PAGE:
Katharine Stewart, ethical trade and environmental sustainability director at Primark talked at Drapers Sustainable Fashion 2020

(Primark is branded Penneys in Ireland of course)

Stewart tells her audience that ensuring collaboration rather than competition, knowing your supply chains and investing in the future will drive sustainability in the fast fashion market.

After 10 years working on the sustainability of its cotton supply chain, Primark will have trained 160,000 farmers in sustainable practices by 2020 through its sustainable cotton project across India, Pakistan and China. Stewart shared her lessons from the programme.

Sustainable doesn’t mean expensive

Just because something is sustainable does not mean it has to be expensive. With our sustainable cotton programme, we focused on one of our key lines – women’s cotton pyjamas. But it hasn’t cost more. The retail price of £6 has stayed the same and we’re not paying any additional costs.

Farmers have benefited from 12.9% higher yields and lower input costs with a 26.2% reduction in chemical fertilisers, 46% reduction in chemical pesticide usage and 15.1% reduction in water usage. Farmers’ profits have rocketed by 206%.

Sustainability should not be competitive

I don’t think anything in this space should be competitively viewed. We at Primark are happy to share anything we’ve done in this area

Something that is key for us is the importance of visibility and transparency. The more we see and know, the more we can do.

Ten years ago we wouldn’t have said what our ambition was [to have 100% sustainable cotton] because that was putting it out there, but now it’s much easier to have that conversation, and say what you’re doing to try and grow your business.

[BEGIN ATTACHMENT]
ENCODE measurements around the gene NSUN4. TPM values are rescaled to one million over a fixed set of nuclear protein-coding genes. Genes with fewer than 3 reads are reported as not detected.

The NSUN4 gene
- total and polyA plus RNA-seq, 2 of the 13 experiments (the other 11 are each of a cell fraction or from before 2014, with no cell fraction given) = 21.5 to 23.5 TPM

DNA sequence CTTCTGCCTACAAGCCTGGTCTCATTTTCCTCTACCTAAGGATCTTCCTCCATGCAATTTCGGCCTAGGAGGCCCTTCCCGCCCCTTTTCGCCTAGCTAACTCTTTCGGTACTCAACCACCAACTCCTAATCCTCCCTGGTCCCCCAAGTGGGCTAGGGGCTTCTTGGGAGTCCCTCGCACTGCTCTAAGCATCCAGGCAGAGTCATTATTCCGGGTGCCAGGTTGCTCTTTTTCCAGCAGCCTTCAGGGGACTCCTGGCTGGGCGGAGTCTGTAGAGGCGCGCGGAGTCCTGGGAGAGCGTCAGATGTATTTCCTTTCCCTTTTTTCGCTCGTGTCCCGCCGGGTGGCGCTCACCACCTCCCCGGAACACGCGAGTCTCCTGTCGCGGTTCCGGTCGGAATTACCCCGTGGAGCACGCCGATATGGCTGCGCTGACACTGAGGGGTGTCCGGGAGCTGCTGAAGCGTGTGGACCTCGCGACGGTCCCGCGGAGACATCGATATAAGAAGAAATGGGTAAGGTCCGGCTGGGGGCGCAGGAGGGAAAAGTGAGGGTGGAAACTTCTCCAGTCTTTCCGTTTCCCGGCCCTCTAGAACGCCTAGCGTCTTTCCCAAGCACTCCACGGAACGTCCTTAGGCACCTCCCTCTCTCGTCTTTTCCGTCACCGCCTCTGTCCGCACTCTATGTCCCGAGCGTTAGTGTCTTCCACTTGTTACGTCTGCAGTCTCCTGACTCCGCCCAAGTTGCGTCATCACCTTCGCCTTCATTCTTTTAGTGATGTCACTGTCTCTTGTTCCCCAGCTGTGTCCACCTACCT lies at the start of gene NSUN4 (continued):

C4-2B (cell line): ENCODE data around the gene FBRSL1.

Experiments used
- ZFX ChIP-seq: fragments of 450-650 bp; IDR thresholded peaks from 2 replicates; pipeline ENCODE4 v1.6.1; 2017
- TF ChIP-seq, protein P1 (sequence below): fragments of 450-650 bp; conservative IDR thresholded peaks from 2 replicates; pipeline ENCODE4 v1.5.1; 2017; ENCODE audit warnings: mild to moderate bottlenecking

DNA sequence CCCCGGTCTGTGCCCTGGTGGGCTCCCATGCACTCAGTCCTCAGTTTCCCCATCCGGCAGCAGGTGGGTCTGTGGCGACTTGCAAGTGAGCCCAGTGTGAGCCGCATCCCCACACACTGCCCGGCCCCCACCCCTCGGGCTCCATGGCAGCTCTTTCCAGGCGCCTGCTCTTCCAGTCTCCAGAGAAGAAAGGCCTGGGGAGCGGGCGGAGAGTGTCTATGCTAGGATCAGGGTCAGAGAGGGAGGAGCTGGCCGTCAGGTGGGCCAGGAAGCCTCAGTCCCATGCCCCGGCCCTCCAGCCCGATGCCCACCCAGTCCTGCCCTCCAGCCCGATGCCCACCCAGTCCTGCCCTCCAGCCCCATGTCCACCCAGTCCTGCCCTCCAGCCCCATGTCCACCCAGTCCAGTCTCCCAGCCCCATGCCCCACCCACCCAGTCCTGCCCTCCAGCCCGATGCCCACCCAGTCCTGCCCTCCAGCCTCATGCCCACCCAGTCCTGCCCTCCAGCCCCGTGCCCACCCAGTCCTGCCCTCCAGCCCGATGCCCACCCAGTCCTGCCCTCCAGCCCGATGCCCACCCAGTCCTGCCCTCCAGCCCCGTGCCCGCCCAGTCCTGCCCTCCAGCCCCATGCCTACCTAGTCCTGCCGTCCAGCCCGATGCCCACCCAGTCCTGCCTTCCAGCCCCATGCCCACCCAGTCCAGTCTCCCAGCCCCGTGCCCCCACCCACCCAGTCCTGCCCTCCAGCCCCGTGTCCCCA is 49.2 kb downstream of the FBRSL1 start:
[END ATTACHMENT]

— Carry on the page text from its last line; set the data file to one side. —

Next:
It’s personal

It’s not just about the impact of growing the cotton – it’s about the impact on the people growing the cotton, as well. With our sustainable cotton programme, we developed a more holistic project which made sure we didn’t forget the impact on the agronomy, but also didn’t forget the farmers themselves.

If leaders are hesitant to get involved, take them and show them. This area is about hearts and minds, so showing them what it looks like and who the people are at the end of the supply chain will make a fundamental difference.

The future needs investment

At the moment Primark is investing in making cotton sustainable, but the next steps are to look at viscose and polyester. We already have a lot of recycled polyester in our clothing. But we need to look at more sustainable sources. We need to look at recycled cotton and circular economies.

There is new technology and new fibres coming through that need investment – both financial and knowledge-based support to work out what scale-up looks like.

We are on a journey. What we’ve done so far with cotton is not the only thing we need to do, but it’s momentum to move us forward.

Published in The Draper written by . Edited by Wasted.ie